With bleeding eyes

I have a friend with whom I disagree on virtually all matters political. We worked together at Microsoft during most of the Bush W. years, and had a number of interesting debates about Islam, Iraq, etc. It’s been over four years since I’ve seem him, but we keep in touch, and disapprove of each other politically more than ever.

Recently he posted this on his blog, the gist of which is that the new heath-care measure (“Obamacare”) is unconstitutional because it forces citizens to buy a product. Here is my retort:

You’re right – it’s a sad shame. But conservatives have to take blame here. Conservatives opposed this legislation with such hysterical vitriol that a number of unsavory deals had to be made and corners had to be cut. And now you’re complaining about those deals, which is like organizing a massive strike and then complaining that the busses aren’t running.

The insurance industry is a big part of the problem with health care, because naturally, in pursuing their for-profit directives, they use every opportunity to cast out customers that cost them money by selfishly filing claims. Ideally the insurance industry would have been cut out of the healthcare system entirely – cut out so that no healthcare customer/tax dollars go into insurance profit. (I am all for profits serving as incentives for innovation, but the insurance industry is not fertile ground for useful innovations.)

But, conservatives insisted that the overhaul, if it must be done, keep private insurers in the mix. So here we are. If the insurance wasn’t mandated, then we’d be back at square one – people that dare file claims would find it harder and harder to renew their plans, until only the healthy are covered.

(How strange, by the way, that conservatives bitch and moan about government waste, but have no problem using private insurance for healthcare, where a huge portion gets pocketed as profit and plays no role whatsoever in the actual healthcare – how is that not wasteful?)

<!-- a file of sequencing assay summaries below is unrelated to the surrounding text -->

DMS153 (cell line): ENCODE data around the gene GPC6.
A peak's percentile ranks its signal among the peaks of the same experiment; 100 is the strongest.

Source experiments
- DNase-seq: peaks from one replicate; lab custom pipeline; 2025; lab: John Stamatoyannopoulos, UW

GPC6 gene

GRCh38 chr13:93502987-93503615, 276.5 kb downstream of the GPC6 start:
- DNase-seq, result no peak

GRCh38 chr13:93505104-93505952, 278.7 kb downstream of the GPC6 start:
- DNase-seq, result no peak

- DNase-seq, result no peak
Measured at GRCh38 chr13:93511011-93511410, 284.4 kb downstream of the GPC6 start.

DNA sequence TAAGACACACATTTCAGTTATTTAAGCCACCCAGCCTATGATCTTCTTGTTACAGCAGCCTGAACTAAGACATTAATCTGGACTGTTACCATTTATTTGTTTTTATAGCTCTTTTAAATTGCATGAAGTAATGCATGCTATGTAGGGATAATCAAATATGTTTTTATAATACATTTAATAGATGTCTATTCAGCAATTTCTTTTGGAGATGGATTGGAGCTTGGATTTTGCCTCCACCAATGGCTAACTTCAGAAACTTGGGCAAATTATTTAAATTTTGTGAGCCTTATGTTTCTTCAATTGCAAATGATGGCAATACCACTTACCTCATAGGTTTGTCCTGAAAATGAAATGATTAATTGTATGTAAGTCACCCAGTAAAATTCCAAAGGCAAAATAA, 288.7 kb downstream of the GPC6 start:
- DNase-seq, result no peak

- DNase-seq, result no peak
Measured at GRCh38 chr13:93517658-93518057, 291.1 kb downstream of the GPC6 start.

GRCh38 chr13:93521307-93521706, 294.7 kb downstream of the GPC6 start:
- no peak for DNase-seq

As for the shocking news that employers, knowing that their employees have basic coverage, will drop their plans… well, first of all, how can  disciples of free-market theory be surprised by this? And second, this is exactly where universal heathcare excels: employers are freed from the expense and thereby free to put that money into things like growth, hiring, and profit. Things I wouldn’t expect conservatives to complain about, and yet…

Likewise, employees no longer feel beholden to their employers for their very lives and the lives of their families. If they are being treated badly or see a better opportunity at another company, they can pursue it without facing any lapses in health coverage. This is particularly good for small business, a sector for which the libertarian and tea party folks claim to speak, and yet…

Yes, many workers will indeed see benefit reductions. But this would have happened anyway. Anyone that thinks that they would have continued to enjoy world-class care, happily provided by their employer indefinitely, is living in a dream world. The cost of such plans, unchecked and unregulated, has been climbing  and climbing, and at some point employers would scale them back dramatically. They would have to.

That’s really the bottom line: healthcare was either going to crash and burn (and require a bail-out) or become more and more of a luxury, until only the well-off are covered. I would have expected conservatives to object to both of those options, and yet…

This is another example of the shockingly short-sighted interests of modern conservatism. Apparently they’d rather drive a broken system into the ground (like the housing market, or the financial sector, or health care, or the climate) instead of taking measures before disaster strikes.

…which is ironic, since it was conservatives who practically invented the term preemptive action.

Leave a Reply

Your email address will not be published. Required fields are marked *

You may use these HTML tags and attributes: <a href="" title=""> <abbr title=""> <acronym title=""> <b> <blockquote cite=""> <cite> <code> <del datetime=""> <em> <i> <q cite=""> <strike> <strong>

Post Navigation